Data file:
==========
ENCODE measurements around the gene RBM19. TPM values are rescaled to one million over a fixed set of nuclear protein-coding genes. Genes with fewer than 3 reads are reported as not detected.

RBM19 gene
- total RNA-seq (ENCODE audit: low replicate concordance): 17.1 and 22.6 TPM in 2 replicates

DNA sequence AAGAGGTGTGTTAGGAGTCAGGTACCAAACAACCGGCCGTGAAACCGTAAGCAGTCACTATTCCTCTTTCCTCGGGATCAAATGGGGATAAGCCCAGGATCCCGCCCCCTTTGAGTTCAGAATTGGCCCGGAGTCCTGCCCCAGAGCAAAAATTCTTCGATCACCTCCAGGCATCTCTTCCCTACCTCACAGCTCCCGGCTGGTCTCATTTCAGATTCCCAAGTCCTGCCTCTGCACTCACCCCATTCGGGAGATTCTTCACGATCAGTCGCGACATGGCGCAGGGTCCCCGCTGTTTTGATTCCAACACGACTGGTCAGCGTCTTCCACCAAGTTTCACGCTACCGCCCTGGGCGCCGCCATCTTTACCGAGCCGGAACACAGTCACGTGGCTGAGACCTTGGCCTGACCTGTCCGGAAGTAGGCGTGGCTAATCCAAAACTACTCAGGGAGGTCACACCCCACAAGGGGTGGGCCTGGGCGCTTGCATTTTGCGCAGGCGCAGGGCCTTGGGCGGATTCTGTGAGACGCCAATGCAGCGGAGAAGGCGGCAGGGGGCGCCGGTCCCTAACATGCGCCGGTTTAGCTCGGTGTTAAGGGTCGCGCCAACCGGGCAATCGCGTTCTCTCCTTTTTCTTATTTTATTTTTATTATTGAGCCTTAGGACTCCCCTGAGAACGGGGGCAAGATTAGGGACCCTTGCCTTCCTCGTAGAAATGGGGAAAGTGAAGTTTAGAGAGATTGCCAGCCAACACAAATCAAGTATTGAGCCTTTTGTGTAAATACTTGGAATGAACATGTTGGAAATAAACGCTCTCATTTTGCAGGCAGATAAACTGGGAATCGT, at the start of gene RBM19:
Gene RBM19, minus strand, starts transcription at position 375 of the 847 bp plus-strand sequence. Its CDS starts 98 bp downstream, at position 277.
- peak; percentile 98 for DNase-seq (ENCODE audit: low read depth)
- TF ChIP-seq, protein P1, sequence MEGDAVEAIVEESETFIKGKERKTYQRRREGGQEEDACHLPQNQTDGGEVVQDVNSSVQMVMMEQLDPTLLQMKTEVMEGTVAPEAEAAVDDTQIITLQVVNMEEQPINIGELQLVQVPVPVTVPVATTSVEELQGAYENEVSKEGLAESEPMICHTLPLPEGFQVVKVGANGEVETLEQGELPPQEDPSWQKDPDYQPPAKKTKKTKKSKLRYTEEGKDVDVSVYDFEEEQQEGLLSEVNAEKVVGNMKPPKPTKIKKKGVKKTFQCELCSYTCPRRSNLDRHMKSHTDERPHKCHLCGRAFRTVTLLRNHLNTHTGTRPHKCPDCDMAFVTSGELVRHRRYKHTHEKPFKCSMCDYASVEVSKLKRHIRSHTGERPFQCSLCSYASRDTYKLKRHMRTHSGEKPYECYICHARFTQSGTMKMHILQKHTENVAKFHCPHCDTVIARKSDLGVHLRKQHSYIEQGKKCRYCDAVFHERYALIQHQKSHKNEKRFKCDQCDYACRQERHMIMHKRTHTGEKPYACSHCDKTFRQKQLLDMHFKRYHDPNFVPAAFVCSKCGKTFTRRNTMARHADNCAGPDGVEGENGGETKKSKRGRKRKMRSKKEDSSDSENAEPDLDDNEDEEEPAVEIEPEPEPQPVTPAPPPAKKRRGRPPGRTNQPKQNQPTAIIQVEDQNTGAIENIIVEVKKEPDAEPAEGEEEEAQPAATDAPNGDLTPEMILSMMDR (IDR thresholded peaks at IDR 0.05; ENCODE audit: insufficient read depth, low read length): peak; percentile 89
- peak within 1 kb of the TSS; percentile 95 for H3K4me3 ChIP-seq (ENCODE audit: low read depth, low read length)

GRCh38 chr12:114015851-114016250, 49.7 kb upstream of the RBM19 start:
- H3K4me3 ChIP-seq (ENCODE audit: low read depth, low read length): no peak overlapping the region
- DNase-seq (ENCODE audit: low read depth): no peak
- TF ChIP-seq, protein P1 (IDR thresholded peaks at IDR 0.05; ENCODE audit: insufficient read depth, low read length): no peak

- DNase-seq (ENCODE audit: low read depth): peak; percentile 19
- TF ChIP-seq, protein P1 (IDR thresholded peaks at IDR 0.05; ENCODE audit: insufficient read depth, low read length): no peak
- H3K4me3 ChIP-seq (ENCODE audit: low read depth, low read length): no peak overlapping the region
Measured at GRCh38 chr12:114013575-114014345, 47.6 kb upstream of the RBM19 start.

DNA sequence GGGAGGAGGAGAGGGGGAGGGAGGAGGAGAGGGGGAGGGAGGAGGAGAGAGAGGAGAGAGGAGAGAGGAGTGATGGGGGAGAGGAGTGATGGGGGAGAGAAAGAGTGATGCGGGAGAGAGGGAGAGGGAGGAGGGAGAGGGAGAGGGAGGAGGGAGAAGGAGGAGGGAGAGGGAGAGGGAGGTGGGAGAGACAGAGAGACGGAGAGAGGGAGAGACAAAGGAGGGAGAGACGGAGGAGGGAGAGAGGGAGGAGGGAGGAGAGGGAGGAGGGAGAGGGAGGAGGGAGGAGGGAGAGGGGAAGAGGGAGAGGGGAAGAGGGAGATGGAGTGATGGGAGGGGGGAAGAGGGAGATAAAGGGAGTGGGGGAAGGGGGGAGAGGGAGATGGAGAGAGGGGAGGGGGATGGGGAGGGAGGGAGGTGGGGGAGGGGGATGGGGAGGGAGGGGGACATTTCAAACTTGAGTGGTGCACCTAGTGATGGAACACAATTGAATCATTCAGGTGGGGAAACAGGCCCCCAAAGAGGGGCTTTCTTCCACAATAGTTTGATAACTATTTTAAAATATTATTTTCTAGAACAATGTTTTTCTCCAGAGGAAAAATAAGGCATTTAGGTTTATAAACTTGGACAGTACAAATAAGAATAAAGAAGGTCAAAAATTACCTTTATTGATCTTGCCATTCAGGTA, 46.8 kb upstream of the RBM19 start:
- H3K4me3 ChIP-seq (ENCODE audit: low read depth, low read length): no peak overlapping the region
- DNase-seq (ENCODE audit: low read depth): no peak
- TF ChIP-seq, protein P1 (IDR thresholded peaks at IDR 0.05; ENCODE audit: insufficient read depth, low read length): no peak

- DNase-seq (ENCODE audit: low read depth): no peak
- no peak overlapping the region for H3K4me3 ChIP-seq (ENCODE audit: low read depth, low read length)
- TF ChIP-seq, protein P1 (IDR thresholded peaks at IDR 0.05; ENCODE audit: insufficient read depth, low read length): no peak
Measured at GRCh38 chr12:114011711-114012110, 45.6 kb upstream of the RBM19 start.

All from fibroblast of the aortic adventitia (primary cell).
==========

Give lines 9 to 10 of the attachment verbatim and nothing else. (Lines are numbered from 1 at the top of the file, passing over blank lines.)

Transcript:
GRCh38 chr12:114015851-114016250, 49.7 kb upstream of the RBM19 start:
- H3K4me3 ChIP-seq (ENCODE audit: low read depth, low read length): no peak overlapping the region